International Women’s Day, every day 

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“Tell me about one inspiring woman that you know.”

It’s an early Sunday morning in the dining hall. Sunlight streams softly through the windows, as the hall echoes with the quiet footfalls of people arriving for breakfast. My friends at the table stare blankly back at me as the question hangs in the air, sleep still lingering in their eyes. Not your best conversation starter. Nonetheless, with a sleepy smile, someone pulls out his phone. “See this picture of a black hole? A woman called Katie Bouman took it.” “Grace Hopper,” another friend chimes in. “She found an actual moth in a computer, which was the world’s first computer bug.” “Margaret Thatcher,” someone blurts out. Everyone at the table laughs. 

With International Women’s Day fast approaching, it warms my heart to hear that the myriad accomplishments by women are being noticed and inspiring people. Celebrated on 8th March every year, the day aims to do just that — to honour the economic, political and social achievements of women past, present and future. It advocates the acceleration of gender parity. 

Such activities should not merely be one-off efforts

Numerous events are underway to honour the day. St Pancras Station will be hosting micro-operas based on travellers’ tales, composed by women. The Marylebone Cricket Club Museum is holding an exhibition focused on the history and development of women’s cricket, featuring memorabilia from inspirational women who have transformed the game. Many newspapers and magazines have published their “Ways to Celebrate International Women’s Day”, with suggestions such as supporting women-owned businesses, reading a book by a feminist icon and sending a nice email to cheer for a female colleague.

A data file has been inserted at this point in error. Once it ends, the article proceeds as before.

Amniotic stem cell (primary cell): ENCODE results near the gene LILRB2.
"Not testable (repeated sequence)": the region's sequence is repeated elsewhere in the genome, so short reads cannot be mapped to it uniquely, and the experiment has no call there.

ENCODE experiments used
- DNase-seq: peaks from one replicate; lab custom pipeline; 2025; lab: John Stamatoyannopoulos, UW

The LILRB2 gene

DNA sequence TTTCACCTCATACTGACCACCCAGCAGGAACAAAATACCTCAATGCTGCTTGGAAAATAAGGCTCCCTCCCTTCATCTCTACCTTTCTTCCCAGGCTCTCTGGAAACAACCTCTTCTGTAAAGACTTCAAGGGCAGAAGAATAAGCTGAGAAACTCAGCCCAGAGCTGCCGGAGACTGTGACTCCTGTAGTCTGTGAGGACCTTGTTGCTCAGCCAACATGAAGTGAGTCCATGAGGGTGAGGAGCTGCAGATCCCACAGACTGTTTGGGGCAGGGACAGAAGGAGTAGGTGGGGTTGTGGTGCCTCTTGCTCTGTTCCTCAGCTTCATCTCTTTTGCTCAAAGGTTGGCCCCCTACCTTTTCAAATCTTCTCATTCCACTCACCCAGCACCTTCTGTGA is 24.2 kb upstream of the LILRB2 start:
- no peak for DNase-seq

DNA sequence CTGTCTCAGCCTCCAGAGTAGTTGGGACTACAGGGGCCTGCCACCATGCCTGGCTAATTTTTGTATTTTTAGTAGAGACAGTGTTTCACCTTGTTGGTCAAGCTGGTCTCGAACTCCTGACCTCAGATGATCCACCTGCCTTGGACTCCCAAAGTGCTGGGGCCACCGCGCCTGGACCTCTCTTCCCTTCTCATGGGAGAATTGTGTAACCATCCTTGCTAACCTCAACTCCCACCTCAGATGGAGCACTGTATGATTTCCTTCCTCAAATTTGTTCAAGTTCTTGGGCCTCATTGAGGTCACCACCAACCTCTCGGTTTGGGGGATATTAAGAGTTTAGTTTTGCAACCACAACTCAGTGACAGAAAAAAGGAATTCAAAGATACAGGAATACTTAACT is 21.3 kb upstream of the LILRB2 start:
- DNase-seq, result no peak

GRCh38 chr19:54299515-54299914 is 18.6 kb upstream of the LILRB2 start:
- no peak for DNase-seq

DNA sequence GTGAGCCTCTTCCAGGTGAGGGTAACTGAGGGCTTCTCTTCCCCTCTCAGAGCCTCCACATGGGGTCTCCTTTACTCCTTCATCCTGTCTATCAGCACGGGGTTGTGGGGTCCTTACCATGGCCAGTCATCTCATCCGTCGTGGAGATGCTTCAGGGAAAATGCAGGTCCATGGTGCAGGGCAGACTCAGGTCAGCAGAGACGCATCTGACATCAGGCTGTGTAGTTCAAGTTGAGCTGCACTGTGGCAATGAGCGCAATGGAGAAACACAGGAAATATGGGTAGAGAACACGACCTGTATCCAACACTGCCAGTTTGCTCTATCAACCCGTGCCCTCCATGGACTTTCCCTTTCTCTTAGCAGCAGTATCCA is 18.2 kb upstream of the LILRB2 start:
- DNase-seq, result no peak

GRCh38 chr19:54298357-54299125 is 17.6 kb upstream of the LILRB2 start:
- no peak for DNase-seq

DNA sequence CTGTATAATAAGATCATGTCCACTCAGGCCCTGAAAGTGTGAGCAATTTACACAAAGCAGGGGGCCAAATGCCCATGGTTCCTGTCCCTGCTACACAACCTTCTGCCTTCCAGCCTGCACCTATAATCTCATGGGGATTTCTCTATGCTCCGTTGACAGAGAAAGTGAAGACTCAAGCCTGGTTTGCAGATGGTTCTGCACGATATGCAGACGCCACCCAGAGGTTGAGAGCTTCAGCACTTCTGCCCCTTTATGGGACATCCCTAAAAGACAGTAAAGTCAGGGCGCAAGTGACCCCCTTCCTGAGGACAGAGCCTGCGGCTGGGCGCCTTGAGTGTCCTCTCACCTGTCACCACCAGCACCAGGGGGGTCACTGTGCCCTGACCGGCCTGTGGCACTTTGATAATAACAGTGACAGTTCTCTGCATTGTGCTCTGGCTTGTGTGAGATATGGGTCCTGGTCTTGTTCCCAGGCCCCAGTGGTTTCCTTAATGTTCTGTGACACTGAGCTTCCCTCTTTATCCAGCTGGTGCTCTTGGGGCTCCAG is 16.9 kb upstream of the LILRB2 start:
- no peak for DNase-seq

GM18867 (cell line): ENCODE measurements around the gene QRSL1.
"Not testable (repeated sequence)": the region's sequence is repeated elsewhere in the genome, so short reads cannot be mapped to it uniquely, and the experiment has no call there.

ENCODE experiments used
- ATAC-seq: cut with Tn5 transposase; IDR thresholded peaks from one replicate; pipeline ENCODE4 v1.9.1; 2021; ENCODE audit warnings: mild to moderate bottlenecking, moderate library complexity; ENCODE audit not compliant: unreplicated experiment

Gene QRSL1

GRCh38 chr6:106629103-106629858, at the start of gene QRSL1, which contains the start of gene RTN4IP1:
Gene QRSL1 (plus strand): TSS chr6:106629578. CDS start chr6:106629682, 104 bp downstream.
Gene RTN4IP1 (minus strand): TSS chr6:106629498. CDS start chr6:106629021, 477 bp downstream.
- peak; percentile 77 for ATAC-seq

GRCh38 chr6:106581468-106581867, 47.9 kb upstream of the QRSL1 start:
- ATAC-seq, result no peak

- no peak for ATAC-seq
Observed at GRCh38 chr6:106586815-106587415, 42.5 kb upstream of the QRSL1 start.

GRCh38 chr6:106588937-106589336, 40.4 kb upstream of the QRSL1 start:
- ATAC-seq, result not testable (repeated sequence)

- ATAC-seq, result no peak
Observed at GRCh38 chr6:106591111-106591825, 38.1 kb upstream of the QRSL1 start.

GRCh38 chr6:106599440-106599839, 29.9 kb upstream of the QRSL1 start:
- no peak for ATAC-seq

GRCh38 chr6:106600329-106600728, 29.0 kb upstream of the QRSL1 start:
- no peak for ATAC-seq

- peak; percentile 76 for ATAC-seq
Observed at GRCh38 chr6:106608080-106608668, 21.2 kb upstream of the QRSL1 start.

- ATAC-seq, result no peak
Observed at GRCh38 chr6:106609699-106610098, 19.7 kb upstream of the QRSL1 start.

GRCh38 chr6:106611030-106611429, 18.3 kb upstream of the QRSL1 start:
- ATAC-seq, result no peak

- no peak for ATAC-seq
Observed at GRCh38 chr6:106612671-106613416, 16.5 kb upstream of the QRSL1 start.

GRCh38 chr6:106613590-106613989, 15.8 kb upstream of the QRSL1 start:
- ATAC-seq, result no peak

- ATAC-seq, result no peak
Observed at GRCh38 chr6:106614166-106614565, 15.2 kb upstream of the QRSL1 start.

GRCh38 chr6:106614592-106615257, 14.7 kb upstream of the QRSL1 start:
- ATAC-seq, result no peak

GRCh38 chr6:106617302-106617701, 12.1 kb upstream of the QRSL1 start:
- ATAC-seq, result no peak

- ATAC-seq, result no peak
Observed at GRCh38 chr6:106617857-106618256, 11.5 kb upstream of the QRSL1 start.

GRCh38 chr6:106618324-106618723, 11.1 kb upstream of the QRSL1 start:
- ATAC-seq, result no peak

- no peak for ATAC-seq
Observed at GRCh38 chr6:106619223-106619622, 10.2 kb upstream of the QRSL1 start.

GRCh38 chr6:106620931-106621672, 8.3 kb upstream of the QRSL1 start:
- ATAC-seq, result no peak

This year, the International Women’s Day campaign theme is #BreakTheBias, which encourages everyone to act towards eliminating biases, stereotypes and discrimination. All of these are efforts to fight for gender equality and encourage the celebration of women, be they the women in our daily lives, or those of musical, sporting and literary fame. 

Yet as we participate in these meaningful events and celebrate the day, we must also remember that such activities should not merely be one-off efforts. With women making up just 8.1% of female Fortune 500 CEOs, and the gender wage gap standing at 23%, gender equality is a problem that will take a long time and a persistent, concerted effort to solve. There are always so many outstanding women in our lives who deserve notice and celebration. The women in the news, in work, in school. Our mothers, our sisters, our friends. International Women’s Day deserves celebration not for one day, but every day. 

There are always so many outstanding women in our lives who deserve notice

Spending the afternoon of International Women’s Day reading a book by a feminist icon is certainly welcome, but we can make the active choice to pick up the works of Virginia Woolf, Alice Walker or Simone de Beauvoir in our daily lives as well. The works by female composers such as Hildegard von Bingen, Louise Farrenc, Fanny Mendelssohn and Amy Beach simply cannot be finished and appreciated in one day (if not years). The next time you go to listen to a piece by Mozart or Bernstein, why not tune in to the music by a female composer instead? A kind email to cheer on a female friend or colleague is always appreciated, and so is a trip to the local women-run business. There is always time to advocate for gender equality, or simply to learn more and gain an awareness of the issues faced by women. 

The conversation at the dining table continues as the morning lethargy gradually fades and the hall bubbles to life. Amidst the jokes about moths in computers, a friend turns to me with a sheepish look. “Cleopatra,” he says simply, “she’s the most inspiring woman that I know.” We laugh. An Egyptian queen is worlds removed from the likes of Katie Bouman or Margaret Thatcher. But this precisely shows how many women there are to celebrate, both in our past and present.

“Tell me about one inspiring woman that you know.” 

Illustration: Rosie Bromiley

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